Finance

Credit Suisse pulls trigger on six-figure salary hike for juniors

Credit Suisse has increased salaries for first-year analysts to $100,000, making it the last major investment bank to offer six-figure entry-level salaries amid a bidding war for juniors.

The Swiss bank told analysts within its investment banking and capital markets units that it would pay $100,000 salaries for first year analysts, $105,000 for those in their second year and $110,000 for third years, according to a person familiar with the matter. They will be back-dated to 1 July.

Financial News had earlier reported that Credit Suisse was preparing a second salary increase for juniors after an earlier pay hike in March to $95,000 — together with a one-time $20,000 ‘lifestyle’ bonus —meant it lagged its competitors, which started raising salaries in June.

A Credit Suisse spokesperson declined to comment.

Banks including Barclays, BNP Paribas, Citigroup, Deutsche Bank, JPMorgan, Morgan Stanley and UBS have now all raised entry level salaries to $100,000. However, Goldman Sachs increased pay to $110,000 on 2 August, setting a new bar for analyst salaries that was later matched or exceeded by boutique investment banks.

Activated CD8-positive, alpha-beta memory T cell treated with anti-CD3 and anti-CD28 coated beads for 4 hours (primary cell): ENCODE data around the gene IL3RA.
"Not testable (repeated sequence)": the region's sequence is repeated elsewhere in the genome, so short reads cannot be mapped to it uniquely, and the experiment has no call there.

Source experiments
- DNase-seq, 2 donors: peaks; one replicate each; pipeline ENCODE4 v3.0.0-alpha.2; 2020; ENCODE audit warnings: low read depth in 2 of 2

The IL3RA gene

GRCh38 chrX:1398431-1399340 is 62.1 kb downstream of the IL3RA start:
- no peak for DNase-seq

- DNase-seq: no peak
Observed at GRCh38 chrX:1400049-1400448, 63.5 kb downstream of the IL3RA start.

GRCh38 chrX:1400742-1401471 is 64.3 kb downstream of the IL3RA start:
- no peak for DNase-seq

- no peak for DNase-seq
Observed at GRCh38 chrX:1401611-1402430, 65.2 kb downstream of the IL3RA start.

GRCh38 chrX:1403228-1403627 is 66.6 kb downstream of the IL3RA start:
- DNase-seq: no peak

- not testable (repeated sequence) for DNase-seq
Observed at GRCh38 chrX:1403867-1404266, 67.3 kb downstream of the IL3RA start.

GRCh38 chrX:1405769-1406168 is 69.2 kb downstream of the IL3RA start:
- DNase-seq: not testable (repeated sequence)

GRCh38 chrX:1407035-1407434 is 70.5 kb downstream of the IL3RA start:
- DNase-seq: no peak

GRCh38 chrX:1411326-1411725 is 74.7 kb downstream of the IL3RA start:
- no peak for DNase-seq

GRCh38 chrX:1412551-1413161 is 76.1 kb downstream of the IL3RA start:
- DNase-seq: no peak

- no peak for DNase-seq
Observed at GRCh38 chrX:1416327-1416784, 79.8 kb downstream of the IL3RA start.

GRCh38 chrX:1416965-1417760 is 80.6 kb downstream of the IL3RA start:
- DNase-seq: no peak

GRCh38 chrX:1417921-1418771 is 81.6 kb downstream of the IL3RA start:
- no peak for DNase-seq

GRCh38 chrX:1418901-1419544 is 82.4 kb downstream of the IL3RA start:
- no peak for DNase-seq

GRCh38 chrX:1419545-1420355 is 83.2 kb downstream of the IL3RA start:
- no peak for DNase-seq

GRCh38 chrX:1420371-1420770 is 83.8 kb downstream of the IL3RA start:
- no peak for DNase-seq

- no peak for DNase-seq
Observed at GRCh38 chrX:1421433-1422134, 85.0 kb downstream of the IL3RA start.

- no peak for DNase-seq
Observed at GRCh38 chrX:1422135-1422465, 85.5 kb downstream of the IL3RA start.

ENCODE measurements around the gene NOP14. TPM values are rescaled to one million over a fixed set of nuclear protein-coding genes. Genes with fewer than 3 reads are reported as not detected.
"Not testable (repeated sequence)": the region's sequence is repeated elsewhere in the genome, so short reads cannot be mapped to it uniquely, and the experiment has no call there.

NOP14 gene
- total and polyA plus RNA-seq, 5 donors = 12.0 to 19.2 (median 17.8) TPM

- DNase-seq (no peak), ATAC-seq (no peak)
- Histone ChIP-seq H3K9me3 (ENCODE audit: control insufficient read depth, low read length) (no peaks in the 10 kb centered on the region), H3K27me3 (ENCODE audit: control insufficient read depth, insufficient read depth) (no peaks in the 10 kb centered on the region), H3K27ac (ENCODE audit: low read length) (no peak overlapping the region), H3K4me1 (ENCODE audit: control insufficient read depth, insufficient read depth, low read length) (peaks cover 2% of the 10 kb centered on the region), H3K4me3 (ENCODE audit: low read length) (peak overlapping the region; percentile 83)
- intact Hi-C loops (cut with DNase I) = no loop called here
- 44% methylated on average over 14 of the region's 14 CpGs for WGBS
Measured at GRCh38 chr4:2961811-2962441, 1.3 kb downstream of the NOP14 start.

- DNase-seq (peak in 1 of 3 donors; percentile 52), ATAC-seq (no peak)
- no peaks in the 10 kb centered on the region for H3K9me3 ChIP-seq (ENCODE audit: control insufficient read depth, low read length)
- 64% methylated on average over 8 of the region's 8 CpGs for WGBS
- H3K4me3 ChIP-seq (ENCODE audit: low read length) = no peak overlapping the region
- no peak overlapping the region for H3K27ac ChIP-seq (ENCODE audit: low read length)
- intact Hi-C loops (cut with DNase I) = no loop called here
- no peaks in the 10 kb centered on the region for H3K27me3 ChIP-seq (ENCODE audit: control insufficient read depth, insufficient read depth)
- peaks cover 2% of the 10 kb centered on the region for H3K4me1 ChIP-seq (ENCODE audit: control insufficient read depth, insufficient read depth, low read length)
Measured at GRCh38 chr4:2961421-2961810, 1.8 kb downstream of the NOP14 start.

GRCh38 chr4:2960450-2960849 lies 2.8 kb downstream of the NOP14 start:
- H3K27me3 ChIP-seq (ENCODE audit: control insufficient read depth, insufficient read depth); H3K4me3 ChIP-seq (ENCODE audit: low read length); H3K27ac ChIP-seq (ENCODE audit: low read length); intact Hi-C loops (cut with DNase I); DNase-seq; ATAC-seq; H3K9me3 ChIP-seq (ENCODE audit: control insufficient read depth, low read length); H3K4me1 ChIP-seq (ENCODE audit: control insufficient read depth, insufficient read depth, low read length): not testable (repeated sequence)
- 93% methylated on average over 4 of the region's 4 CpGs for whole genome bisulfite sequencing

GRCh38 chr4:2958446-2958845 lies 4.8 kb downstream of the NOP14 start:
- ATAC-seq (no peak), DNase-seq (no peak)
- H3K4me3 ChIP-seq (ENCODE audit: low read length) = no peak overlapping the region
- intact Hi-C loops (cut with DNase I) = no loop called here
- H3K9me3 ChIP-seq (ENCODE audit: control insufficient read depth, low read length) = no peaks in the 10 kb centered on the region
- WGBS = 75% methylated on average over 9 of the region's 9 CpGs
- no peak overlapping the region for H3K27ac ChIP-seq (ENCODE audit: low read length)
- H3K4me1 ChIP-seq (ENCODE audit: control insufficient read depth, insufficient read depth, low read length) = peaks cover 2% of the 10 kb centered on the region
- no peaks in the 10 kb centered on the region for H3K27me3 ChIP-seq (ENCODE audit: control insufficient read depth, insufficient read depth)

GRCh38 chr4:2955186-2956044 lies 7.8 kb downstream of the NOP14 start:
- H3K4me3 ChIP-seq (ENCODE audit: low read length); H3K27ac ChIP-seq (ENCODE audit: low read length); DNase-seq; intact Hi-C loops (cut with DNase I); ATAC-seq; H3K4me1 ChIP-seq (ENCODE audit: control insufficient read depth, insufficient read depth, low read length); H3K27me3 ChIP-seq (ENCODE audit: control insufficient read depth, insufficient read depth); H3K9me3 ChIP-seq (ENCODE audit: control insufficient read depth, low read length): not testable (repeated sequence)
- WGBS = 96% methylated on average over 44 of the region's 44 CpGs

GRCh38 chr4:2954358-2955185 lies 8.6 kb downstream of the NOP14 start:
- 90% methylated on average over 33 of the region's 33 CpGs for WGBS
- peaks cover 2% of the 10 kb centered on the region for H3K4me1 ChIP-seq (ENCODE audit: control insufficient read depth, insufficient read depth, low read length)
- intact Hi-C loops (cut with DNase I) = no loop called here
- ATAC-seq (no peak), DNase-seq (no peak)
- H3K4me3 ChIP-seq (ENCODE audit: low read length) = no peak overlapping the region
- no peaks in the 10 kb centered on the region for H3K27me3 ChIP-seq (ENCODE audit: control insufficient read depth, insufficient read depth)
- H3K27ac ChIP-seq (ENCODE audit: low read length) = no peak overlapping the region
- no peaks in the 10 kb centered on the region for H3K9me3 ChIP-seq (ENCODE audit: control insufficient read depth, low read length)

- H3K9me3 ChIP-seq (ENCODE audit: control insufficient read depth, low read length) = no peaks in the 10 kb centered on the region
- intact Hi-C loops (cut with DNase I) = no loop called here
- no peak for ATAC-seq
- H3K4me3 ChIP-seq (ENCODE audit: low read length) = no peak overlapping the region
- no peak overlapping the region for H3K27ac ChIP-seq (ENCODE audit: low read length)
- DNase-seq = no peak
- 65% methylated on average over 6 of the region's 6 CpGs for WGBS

READ Why $100,000 a year still isn’t enough for 21-year-old bankers — ‘Banks need to worry’

Until the communication to analysts this week, Credit Suisse was still deciding on an eventual figure for salaries, FN previously reported.

The now universal pay hikes for junior bankers stem from a leaked presentation by a group of Goldman Sachs analysts outlining declining mental and physical health amid a sustained run of 100-hour weeks. Banks have rolled out pay rises, one off bonuses and shaken-up working practices for analysts and associates since then.

READ ‘I’m in a dark place’: Leaked Goldman Sachs survey shows just how stressful it is being a junior banker

Citigroup recently told its analysts and associates in Europe, the Middle East and Africa to take two-weeks holiday to ‘disconnect’ from work before the end of September.

To contact the author of this story with feedback or news, email Paul Clarke

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